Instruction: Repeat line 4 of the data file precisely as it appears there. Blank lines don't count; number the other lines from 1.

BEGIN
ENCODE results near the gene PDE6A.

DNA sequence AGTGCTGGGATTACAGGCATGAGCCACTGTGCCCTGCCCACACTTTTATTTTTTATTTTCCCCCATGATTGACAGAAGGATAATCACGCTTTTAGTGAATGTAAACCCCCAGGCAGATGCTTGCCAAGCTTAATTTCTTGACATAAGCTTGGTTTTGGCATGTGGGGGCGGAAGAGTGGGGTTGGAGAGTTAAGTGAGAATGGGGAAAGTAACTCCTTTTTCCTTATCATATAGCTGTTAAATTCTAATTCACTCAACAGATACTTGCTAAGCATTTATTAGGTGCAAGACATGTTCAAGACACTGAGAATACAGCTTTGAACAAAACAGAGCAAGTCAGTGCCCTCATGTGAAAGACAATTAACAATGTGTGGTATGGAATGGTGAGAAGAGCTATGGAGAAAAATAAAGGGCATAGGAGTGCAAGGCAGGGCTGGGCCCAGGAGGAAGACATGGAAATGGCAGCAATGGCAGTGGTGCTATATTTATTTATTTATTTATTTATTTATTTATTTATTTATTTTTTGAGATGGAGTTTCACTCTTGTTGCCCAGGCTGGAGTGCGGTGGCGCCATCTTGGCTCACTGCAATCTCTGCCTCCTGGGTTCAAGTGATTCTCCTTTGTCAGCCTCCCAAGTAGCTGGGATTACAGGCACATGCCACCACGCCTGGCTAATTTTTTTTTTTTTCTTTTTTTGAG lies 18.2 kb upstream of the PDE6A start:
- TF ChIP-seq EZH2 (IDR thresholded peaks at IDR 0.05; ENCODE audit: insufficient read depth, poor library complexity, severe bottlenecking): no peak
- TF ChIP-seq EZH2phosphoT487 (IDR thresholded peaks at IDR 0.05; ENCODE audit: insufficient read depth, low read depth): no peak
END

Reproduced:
- TF ChIP-seq EZH2phosphoT487 (IDR thresholded peaks at IDR 0.05; ENCODE audit: insufficient read depth, low read depth): no peak